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Man Who Firebombed Pro-Life Office Busted at Airport, Had a Haunting Item in His Possession

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Ironically, it appears that law enforcement has done a marvelous job of tracking down the perpetrator of a crime the regime surreptitiously supports.

According to a U.S. Department of Justice news release, 29-year-old Hridindu Sankar Roychowdhury pleaded guilty Friday to the May 2022 firebombing of a pro-life headquarters in Madison, Wisconsin.

When authorities arrested him at Boston’s Logan International Airport on March 28, Roychowdhury had in his possession a one-way ticket to Guatemala City, Guatemala. He was apprehended on the date of his flight’s scheduled departure.

On the outside of the firebombed Wisconsin Family Action headquarters on May 8, 2022, law enforcement found an ominous spray-painted message: “If abortions aren’t safe then you aren’t either.”

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At that time, the U.S. Supreme Court had not yet overturned Roe v. Wade, but word of the justices’ imminent decision had leaked to the public.

Leading Democrats and the establishment media promptly lost their minds.

Within days, protesters descended on justices’ private homes, and the Biden White House gave those protests implicit endorsement.

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The regime, therefore, made it clear that a pro-life decision warranted outrage.

Regimes, of course, do not include merely the holders of high offices. They include powerful people from across various institutions. Those people push narratives that convey what the regime wants.

Narratives, in turn, produce an atmosphere of expectation. People say and do things, knowingly or otherwise, based on that atmosphere, which everyone seems to understand. It creeps into the language of officials at all levels.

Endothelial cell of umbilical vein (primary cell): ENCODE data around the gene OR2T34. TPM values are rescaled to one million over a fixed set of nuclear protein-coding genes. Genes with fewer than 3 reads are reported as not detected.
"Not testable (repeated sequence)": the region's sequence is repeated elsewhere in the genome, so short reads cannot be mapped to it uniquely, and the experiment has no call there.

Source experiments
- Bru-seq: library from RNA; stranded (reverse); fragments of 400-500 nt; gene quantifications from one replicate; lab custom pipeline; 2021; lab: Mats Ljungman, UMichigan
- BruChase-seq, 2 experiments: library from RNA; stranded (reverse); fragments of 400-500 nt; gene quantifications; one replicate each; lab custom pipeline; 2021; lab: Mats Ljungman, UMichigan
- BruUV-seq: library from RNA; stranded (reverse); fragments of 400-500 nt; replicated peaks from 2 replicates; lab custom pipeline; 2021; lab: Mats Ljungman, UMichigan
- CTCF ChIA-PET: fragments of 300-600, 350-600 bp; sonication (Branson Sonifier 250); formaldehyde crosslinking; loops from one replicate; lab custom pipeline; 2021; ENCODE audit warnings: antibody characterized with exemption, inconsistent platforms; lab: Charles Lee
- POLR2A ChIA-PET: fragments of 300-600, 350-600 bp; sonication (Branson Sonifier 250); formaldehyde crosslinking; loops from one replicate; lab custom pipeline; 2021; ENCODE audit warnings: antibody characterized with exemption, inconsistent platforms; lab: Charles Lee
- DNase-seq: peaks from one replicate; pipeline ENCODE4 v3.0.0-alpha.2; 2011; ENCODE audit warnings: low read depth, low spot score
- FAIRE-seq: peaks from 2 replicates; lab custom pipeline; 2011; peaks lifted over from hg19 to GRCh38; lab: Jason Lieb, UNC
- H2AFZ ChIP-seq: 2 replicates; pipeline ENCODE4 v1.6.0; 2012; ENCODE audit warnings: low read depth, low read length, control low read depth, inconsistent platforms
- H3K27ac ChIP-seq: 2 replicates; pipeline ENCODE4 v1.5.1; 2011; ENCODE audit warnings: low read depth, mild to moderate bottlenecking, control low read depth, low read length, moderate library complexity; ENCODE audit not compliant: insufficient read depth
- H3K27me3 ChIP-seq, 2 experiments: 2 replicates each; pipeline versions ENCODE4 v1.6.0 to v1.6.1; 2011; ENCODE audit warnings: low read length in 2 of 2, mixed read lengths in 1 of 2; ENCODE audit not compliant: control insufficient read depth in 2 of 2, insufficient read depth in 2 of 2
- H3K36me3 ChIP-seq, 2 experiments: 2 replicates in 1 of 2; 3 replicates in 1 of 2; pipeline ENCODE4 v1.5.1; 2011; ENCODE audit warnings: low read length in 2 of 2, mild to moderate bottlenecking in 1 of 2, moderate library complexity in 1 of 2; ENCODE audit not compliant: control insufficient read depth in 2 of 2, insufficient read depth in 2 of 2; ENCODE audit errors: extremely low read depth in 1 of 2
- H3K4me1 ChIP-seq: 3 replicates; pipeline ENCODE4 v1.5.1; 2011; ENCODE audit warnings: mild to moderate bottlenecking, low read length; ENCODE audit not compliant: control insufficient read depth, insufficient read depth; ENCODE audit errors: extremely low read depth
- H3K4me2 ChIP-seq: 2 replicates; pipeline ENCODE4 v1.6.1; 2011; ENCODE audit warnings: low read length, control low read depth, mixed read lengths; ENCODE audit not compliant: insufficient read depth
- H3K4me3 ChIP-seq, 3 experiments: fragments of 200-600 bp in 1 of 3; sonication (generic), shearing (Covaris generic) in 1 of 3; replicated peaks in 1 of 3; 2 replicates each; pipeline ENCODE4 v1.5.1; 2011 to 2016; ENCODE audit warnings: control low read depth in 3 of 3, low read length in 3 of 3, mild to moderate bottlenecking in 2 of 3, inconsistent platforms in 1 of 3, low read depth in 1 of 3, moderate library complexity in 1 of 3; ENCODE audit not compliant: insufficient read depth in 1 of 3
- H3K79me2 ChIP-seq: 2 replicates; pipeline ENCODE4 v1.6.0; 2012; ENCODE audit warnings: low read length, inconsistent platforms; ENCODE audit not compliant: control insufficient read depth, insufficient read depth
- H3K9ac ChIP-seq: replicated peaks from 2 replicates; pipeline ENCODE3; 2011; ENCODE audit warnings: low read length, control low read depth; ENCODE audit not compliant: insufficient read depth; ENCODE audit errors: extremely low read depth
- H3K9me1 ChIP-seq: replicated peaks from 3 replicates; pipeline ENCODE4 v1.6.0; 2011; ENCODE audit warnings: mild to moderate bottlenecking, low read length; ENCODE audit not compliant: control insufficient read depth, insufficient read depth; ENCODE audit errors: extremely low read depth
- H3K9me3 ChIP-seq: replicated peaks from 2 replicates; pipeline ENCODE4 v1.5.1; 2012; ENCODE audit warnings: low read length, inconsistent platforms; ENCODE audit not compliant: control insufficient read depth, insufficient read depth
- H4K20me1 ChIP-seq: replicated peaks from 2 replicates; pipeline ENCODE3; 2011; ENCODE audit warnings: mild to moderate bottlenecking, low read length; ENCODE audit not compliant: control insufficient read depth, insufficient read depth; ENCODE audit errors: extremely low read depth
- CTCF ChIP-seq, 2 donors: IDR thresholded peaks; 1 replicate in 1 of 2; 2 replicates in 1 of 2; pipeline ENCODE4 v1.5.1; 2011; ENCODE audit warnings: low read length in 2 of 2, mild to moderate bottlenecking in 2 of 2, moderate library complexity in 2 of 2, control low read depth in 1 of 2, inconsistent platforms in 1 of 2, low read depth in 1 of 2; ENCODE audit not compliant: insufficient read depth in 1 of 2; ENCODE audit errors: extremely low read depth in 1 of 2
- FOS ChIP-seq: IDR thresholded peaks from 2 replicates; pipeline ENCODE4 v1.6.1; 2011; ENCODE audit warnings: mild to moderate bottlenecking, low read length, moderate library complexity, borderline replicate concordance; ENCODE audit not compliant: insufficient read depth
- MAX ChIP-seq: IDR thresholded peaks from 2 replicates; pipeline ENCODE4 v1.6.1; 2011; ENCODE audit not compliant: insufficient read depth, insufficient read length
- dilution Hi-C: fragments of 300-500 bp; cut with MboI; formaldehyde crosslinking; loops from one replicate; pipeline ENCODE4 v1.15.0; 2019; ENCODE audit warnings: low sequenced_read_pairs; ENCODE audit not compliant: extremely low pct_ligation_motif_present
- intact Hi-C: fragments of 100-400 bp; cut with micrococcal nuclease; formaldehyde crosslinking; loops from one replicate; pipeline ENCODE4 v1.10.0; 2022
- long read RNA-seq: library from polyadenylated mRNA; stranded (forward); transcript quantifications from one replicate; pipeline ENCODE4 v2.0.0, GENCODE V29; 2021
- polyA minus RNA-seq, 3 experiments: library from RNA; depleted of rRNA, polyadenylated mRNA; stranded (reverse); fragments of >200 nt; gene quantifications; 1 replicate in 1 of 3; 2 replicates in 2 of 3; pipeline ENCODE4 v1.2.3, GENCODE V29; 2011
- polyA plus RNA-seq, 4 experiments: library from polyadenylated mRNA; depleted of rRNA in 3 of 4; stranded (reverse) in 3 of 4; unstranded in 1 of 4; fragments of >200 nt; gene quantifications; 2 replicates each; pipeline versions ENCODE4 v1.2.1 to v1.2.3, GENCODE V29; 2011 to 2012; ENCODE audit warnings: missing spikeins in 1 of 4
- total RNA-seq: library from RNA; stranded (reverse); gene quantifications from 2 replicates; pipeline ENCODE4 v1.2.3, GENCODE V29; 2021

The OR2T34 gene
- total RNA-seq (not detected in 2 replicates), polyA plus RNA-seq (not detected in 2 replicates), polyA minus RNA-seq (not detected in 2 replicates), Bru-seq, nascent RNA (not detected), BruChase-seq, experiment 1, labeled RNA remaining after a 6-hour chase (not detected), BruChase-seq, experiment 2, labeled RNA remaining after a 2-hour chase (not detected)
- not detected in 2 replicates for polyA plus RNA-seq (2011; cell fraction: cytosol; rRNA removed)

Consider, for instance, the words of Madison Police Chief Shon Barnes after the firebombing.

“The Madison Police Department understands members of our community are feeling deep emotions due to the recent news involving the United States Supreme Court,” Barnes said. “Early Sunday morning, our team began investigating a suspicious fire inside an office building on the city’s north side. It appears a specific non-profit that supports anti-abortion measures was targeted.”

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“Our department has and continues to support people being able to speak freely and openly about their beliefs. But we feel that any acts of violence, including the destruction of property, do not aid in any cause,” the police chief added.

After a firebombing, who receives coddling on account of “deep emotions”? Who hears public instructions on activities that do or do not “aid in any cause”?

The answer, of course, is those whose outrage the regime sanctions.

In Roychowdhury’s case, at least, law enforcement officials appear to have gone to great lengths to ensure successful identification and arrest.

According to the DOJ news release, for instance, local police watched Roychowdhury dump food into a public trash can and then retrieved the food to acquire DNA evidence.

Indeed, the investigation of the firebombing involved not only local police but also state and federal officials.

Now, we should watch on Feb. 14 to see what kind of sentence Roychowdhury receives. He faces a mandatory minimum of five years in prison and a maximum sentence of 20 years.

Mercifully, Roychowdhury did not kill anyone. He only destroyed property and maybe terrorized a few people whom the police chief did not bother consoling.

Thus, when he goes to prison, he will carry the regime’s quiet gratitude with him.

This article appeared originally on The Western Journal.

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